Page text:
b. Select SNMP Get Type, and decide whether the poller should poll nodes or interfaces.
c. Specify the Polling Interval in minutes. Use values between 1 and 600.
If you want to use the poller in a transformation, make sure that all pollers in the
transformation have the same Polling Interval.
8. Keep default settings for Status (Enabled) and Keep Historical Data (Yes). With these options
enabled, you can see the trend of polled values in Orion Web Console views.
9. Specify the Group to which you want to add the poller, and click Next.
To create a new group, type a name for the group into the Group box.
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10. Select devices to poll the statistic, click Test, and then click Next.
Custom OIDs often work only for identical nodes.
11. If the selected OID is a table, specify labels for the rows in the table.
12. Select the Orion Web Console views that can display the poller as a chart, gauge, or table, and click
Finish.
The new poller is added to All Defined Pollers and will be polled on the selected nodes or interfaces. You
can now add Universal Device Poller resources showing the polled values to Orion Web Console views.
l To view the poller status on maps, create a network map, add the poller into the map, and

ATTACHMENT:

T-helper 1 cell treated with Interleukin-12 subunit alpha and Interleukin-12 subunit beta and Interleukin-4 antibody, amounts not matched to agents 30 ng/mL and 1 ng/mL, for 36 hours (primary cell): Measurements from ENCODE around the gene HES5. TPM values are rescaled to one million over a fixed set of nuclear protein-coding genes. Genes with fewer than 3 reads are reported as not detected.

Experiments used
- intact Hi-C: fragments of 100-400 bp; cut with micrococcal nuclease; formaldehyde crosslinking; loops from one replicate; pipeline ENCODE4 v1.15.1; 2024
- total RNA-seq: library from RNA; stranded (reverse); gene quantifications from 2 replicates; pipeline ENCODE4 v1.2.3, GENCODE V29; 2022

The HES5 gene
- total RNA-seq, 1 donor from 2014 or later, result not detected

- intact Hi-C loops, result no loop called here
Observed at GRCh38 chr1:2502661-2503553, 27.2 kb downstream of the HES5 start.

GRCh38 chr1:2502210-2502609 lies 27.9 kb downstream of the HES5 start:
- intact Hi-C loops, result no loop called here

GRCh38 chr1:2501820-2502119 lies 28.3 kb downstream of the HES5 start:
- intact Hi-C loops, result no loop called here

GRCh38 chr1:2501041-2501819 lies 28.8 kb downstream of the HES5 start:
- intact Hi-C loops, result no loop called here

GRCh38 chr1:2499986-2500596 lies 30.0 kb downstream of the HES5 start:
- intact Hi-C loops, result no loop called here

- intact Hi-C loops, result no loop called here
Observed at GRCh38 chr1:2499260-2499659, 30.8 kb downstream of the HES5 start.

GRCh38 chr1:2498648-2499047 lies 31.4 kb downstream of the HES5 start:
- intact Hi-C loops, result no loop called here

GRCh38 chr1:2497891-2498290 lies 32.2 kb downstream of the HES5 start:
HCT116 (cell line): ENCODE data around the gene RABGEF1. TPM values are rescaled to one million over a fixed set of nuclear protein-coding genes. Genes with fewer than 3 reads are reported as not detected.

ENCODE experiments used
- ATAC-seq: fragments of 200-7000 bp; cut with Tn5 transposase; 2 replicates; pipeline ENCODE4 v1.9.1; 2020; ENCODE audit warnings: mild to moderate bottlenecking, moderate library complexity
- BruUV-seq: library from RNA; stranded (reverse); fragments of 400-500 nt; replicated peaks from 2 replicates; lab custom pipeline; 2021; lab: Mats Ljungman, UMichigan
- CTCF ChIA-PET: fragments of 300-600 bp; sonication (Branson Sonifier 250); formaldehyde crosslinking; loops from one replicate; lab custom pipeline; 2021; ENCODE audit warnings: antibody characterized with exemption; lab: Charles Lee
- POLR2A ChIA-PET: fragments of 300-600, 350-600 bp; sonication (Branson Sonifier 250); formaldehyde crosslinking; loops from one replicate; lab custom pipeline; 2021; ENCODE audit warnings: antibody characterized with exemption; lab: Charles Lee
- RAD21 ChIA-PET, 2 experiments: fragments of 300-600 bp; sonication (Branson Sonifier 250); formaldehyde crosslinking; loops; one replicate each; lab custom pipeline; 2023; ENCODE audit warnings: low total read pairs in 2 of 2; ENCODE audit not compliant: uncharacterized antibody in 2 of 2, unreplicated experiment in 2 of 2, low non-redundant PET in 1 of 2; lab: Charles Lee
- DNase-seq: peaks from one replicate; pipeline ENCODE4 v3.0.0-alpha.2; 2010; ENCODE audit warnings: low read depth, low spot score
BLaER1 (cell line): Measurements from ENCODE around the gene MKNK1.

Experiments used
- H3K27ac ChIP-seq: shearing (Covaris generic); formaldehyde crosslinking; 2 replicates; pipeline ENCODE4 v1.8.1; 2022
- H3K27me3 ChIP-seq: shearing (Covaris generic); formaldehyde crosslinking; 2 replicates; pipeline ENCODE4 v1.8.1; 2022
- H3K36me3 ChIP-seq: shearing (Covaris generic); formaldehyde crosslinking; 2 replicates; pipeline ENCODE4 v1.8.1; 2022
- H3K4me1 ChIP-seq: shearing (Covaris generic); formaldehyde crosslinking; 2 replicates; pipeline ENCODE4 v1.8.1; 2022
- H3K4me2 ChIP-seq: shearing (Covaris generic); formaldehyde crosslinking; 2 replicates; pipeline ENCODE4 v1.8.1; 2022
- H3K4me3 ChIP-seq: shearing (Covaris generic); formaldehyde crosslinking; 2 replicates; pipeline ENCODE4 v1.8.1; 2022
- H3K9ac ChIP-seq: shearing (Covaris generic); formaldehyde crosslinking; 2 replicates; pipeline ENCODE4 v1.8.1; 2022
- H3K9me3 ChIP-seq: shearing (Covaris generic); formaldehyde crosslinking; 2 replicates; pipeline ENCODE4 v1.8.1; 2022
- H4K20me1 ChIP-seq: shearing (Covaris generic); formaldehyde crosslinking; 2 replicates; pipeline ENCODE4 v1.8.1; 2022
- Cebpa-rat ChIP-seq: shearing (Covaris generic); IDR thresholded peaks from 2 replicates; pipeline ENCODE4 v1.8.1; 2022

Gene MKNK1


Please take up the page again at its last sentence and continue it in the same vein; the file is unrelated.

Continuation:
add the map on a view. See View UnDP status on maps.
l To check that your UnDP pollers are properly configured, start Orion Diagnostics in your
SolarWinds Orion > Documentation and Support program folder, right-click a UnDP, and
select Run Tests.
Troubleshooting failed tests
If the test fails on a node or interface, make sure that the following settings are correct:
l Verify that the test node is being polled using the correct community string. See Edit node
properties.
l Does the device support the polled MIB or OID? See the vendor documentation to confirm the MIBs
supported by your device.
l Can your SolarWinds NPM server access the device? Make sure that the device is responding to
both ICMP and SNMP requests.
Select nodes or interfaces to poll a custom statistic
When you have created a UnDP poller, specify the devices (nodes or interfaces) to monitor the statistic.
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Before you begin, make sure the UnDP poller is created and enabled. See Define a custom statistic to
monitor.
1. Click SolarWinds Orion > Network Performance Monitor and start the Universal Device Poller.
2. Click Assign Pollers.
3. Navigate the poller tree, select the pollers you want to assign, and click Next.
By default, there are two poller groups:
l Example - all predefined out-of-the box UnDP pollers.
l Default Group - all user-defined UnDPs if they are not assigned to any other group.
Selecting a poller group selects all pollers in the group. If you do not want to assign all pollers,
clear the pollers that you do not want to assign.
4. Expand the node tree down to the interface level, and select the elements to apply the pollers.
l Interfaces are not displayed unless you are assigning an interface poller.
l Selecting a node automatically assigns a selected interface poller to all interfaces on
the node. Clear boxes for interfaces that should not be assigned to the poller.
5. Click Test to see current results of the selected pollers on the selected nodes or interfaces. If the